It is worth nothing that 37 CFR 41.37(c)(1) requires appellants to identify the real party-in-interest in order to allow members of the Patent Trial and Appeal Board (PTAB) to comply with ethics regulations that mandate the avoidance of a conflict of interest (see MPEP 1205.02). Similarly, 37 CFR 42.8 requires the real party-in-interest to be identified with the filing of a post grant challenge. The Office Patent Trial Practice Guide explains that identifying the real party-in-interest in a post grant proceeding is in part “to assist members of the Board in identifying potential conflicts…” (see page 48759).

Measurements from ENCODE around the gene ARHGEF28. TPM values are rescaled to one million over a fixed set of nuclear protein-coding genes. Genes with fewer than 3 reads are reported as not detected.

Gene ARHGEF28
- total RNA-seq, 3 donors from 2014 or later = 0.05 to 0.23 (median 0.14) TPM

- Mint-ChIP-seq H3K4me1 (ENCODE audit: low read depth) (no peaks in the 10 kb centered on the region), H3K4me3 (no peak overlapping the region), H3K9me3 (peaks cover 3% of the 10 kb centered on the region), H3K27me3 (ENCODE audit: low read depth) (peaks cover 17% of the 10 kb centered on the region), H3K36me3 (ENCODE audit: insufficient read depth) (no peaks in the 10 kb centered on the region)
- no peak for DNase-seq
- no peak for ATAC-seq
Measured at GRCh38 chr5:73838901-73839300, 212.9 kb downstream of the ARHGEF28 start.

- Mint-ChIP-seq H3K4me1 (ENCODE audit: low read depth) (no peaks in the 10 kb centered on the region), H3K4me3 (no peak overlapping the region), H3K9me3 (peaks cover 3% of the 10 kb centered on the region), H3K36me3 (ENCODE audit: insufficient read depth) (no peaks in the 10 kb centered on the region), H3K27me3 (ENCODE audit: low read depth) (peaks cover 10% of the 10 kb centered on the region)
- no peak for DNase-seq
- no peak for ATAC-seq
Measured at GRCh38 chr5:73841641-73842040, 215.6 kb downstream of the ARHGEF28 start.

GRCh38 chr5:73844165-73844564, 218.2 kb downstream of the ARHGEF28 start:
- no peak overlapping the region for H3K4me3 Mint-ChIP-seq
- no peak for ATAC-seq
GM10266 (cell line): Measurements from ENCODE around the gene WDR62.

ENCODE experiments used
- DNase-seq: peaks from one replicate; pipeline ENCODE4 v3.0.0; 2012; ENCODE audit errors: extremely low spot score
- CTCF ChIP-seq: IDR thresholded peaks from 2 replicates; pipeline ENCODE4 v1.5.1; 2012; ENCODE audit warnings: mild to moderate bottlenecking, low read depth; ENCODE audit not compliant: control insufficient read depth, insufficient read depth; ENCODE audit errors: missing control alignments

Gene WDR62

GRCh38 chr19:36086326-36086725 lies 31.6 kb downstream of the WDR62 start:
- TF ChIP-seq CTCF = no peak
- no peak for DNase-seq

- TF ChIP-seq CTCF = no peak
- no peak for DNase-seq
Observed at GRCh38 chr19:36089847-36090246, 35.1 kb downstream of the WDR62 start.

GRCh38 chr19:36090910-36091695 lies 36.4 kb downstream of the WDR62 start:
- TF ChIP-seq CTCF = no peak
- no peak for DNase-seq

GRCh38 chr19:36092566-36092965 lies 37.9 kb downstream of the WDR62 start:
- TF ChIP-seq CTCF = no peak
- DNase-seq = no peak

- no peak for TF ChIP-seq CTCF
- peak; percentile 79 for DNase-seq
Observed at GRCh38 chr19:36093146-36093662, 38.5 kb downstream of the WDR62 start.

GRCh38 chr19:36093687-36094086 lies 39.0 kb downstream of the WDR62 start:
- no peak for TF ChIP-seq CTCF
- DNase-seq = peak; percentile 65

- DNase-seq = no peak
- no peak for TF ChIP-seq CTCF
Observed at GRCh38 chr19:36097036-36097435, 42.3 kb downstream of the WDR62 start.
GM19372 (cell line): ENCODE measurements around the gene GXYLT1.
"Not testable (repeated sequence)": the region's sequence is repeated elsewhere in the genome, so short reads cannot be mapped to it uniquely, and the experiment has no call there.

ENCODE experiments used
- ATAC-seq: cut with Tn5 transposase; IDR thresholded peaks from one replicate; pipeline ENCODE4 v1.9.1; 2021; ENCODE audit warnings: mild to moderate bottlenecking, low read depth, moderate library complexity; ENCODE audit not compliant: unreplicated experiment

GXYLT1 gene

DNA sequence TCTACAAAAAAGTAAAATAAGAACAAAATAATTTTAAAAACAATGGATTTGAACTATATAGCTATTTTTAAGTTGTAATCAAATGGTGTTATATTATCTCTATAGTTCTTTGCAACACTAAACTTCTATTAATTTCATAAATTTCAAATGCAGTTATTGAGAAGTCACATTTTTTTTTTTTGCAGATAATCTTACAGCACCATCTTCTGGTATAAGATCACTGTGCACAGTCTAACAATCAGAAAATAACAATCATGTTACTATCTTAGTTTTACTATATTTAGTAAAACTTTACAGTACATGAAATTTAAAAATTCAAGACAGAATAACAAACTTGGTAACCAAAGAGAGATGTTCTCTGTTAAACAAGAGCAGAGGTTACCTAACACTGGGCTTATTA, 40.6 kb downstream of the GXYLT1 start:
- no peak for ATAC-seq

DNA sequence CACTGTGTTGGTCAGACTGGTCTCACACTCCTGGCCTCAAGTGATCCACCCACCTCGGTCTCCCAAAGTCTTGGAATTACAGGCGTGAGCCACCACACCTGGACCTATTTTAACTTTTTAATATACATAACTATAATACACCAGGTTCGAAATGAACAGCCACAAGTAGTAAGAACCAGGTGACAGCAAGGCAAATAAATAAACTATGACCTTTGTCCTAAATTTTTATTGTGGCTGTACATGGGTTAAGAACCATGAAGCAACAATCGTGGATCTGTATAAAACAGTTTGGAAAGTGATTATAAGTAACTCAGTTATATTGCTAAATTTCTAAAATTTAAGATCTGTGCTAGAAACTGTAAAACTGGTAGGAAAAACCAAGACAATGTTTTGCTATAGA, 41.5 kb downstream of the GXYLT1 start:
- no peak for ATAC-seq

If identification of the real party-in-interest is so important perhaps that transparency should be a two-way street. Perhaps there should be a public Code of Conduct for PTAB judges, and perhaps the USPTO should give stakeholders the opportunity to be heard on whether 2 years is an appropriate length of time to ameliorate a conflict of interest, or the appearance of impropriety that exists when deciding cases dealing with former defense clients.
My guess is most patent owners would be adamantly opposed to PTAB judges deciding petitions challenging patents brought by their former patent infringement defense clients.
Final Written Decisions with Clements on the panel
- Apple, Inc. v. Smartflash LLC, CBM2014-00106 (September 25, 2015)
- Apple, Inc. v. Smartflash LLC, CBM2014-00112 (September 25, 2015)
- Apple, Inc. v. Smartflash LLC, CBM2015-00016 (March 29, 2016)
- Apple, Inc. et al v. e-Watch, Inc., IPR2015-00412 (May 6, 2016)